Narrative Before Music, In Transit: #thisrocks Review on New Music Box


Narrative Before Music


Devin Hurd

 on January 19, 2012

Fifth House Ensemble deserves credit for the careful preparation and forethought that went into the multimedia “#thisrocks” installment of their In Transit series. So much of the experience was tailored to mirror our contemporary reality—lives overflowing with Facebook updates, Tweets, and an intense quantity of media that competes for our attention at any given time. With two video screens, a writer, director, media consultant, voice over artist, and sound engineer involved with “#thisrocks”—all in addition the piano trio at the heart of the production—there were plenty of competing focal points created for the performance itself.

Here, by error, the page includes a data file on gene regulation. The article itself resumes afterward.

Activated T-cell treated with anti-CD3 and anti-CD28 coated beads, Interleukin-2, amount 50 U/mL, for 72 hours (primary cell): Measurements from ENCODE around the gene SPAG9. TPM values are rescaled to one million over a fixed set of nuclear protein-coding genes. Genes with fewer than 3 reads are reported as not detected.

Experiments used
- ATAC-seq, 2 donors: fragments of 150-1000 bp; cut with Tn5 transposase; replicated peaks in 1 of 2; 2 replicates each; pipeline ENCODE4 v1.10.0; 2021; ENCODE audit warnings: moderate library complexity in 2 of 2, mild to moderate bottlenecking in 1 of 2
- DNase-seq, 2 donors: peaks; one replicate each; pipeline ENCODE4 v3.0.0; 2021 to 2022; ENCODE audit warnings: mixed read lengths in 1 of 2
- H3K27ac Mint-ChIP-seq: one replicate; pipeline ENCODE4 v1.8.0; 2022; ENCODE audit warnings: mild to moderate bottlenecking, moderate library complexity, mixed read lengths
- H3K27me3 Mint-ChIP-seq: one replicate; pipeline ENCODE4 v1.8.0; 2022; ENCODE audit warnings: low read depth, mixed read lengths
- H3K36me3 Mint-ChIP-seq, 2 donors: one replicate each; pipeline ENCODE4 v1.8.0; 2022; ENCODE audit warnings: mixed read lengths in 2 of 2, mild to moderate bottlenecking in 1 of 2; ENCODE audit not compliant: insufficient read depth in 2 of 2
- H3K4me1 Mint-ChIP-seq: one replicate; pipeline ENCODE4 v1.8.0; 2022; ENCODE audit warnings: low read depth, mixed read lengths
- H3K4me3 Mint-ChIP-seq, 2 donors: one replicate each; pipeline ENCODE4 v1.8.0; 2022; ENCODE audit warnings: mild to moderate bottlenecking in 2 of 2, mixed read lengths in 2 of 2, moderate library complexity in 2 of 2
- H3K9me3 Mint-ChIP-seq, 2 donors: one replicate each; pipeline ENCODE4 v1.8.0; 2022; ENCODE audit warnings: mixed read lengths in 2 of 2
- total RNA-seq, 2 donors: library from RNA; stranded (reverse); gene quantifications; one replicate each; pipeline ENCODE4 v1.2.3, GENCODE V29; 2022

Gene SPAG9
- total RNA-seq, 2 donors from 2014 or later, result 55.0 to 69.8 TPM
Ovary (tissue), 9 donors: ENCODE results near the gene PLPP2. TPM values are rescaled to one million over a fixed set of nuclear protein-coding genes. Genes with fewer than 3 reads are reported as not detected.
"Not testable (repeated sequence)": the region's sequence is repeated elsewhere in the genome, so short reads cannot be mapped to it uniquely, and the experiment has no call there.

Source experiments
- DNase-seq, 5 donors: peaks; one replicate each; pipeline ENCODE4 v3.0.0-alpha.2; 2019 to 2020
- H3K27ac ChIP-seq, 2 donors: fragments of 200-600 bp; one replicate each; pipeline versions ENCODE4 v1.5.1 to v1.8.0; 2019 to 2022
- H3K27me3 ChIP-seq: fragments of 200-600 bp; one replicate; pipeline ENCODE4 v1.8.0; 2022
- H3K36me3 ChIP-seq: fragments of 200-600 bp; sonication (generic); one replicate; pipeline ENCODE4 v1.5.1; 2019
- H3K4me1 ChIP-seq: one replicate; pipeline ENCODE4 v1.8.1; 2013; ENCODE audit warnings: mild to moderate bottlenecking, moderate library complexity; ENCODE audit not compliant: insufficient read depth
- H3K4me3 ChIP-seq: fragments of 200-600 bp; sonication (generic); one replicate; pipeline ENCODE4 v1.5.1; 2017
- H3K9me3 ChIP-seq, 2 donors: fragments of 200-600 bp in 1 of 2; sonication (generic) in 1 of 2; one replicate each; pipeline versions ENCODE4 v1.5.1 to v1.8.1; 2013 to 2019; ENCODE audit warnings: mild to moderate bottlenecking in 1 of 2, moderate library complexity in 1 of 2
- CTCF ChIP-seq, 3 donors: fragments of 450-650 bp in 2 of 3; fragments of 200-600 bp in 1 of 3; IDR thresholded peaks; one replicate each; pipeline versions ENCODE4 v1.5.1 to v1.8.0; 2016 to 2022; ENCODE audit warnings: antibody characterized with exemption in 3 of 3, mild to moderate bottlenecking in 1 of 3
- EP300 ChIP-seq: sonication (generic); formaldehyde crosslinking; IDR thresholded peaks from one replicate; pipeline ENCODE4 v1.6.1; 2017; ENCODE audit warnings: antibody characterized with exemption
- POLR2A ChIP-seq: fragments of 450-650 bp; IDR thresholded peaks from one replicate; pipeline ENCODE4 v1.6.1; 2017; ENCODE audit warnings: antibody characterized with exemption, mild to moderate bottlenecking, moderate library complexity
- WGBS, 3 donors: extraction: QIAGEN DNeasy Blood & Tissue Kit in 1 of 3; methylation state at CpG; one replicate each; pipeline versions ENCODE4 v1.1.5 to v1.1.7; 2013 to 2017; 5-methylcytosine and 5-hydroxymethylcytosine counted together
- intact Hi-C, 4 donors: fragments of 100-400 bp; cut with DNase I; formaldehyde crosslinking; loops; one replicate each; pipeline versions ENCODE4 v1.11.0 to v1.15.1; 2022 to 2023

5th House Ensemble

5th House Ensemble: Andrew Williams (violin); Herine Coetzee Koschak (cello); Adam Marks (piano)

The printed program took the form of a small deck of postcards wrapped in an “In Transit #thisrocks” paper band. One card detailed the three pieces featured on the program, one card featured the program notes, one card listed the players and producers of the event, and three cards were devoted to acknowledging the event’s many sponsors.

During #thisrocks, storytelling and live music operated along parallel tracks as a larger commentary on the nature of music itself and its ability to provide an anchor during life’s turbulent times. The fictional character of Miranda Rodriguez supplied the narrative thread—a young, aspiring concert cellist living in New York City as her early commitment and passion for playing cello (with the stated goal of sharing a stage with Yo-Yo Ma) is tested by a turbulent adolescence and an unsupportive home life.